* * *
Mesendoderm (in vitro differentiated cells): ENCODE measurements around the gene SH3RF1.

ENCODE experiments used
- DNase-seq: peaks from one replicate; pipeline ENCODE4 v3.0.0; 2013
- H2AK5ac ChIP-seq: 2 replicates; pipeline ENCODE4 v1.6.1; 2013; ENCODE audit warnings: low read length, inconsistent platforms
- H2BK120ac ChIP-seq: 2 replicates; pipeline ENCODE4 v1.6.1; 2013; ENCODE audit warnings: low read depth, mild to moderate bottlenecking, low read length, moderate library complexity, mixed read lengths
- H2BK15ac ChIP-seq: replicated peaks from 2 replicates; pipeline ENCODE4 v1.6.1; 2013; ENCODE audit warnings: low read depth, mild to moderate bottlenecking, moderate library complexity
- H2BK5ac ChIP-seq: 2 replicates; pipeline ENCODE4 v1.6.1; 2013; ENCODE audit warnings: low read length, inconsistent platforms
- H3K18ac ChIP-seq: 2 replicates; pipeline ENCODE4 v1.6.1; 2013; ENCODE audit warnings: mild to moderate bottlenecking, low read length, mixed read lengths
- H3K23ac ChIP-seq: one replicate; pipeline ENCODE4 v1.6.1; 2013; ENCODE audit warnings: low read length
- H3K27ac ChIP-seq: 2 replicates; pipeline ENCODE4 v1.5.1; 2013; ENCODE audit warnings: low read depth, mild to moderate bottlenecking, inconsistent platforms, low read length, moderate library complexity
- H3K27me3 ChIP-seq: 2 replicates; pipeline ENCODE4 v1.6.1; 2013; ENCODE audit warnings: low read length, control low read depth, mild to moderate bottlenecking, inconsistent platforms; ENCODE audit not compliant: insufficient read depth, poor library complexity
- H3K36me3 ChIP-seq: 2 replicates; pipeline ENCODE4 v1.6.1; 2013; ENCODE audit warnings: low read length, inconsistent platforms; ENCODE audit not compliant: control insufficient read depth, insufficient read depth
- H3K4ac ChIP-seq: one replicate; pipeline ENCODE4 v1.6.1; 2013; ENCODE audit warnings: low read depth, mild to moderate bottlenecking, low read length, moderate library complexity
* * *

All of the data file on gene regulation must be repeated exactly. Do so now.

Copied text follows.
Mesendoderm (in vitro differentiated cells): ENCODE measurements around the gene SH3RF1.

ENCODE experiments used
- DNase-seq: peaks from one replicate; pipeline ENCODE4 v3.0.0; 2013
- H2AK5ac ChIP-seq: 2 replicates; pipeline ENCODE4 v1.6.1; 2013; ENCODE audit warnings: low read length, inconsistent platforms
- H2BK120ac ChIP-seq: 2 replicates; pipeline ENCODE4 v1.6.1; 2013; ENCODE audit warnings: low read depth, mild to moderate bottlenecking, low read length, moderate library complexity, mixed read lengths
- H2BK15ac ChIP-seq: replicated peaks from 2 replicates; pipeline ENCODE4 v1.6.1; 2013; ENCODE audit warnings: low read depth, mild to moderate bottlenecking, moderate library complexity
- H2BK5ac ChIP-seq: 2 replicates; pipeline ENCODE4 v1.6.1; 2013; ENCODE audit warnings: low read length, inconsistent platforms
- H3K18ac ChIP-seq: 2 replicates; pipeline ENCODE4 v1.6.1; 2013; ENCODE audit warnings: mild to moderate bottlenecking, low read length, mixed read lengths
- H3K23ac ChIP-seq: one replicate; pipeline ENCODE4 v1.6.1; 2013; ENCODE audit warnings: low read length
- H3K27ac ChIP-seq: 2 replicates; pipeline ENCODE4 v1.5.1; 2013; ENCODE audit warnings: low read depth, mild to moderate bottlenecking, inconsistent platforms, low read length, moderate library complexity
- H3K27me3 ChIP-seq: 2 replicates; pipeline ENCODE4 v1.6.1; 2013; ENCODE audit warnings: low read length, control low read depth, mild to moderate bottlenecking, inconsistent platforms; ENCODE audit not compliant: insufficient read depth, poor library complexity
- H3K36me3 ChIP-seq: 2 replicates; pipeline ENCODE4 v1.6.1; 2013; ENCODE audit warnings: low read length, inconsistent platforms; ENCODE audit not compliant: control insufficient read depth, insufficient read depth
- H3K4ac ChIP-seq: one replicate; pipeline ENCODE4 v1.6.1; 2013; ENCODE audit warnings: low read depth, mild to moderate bottlenecking, low read length, moderate library complexity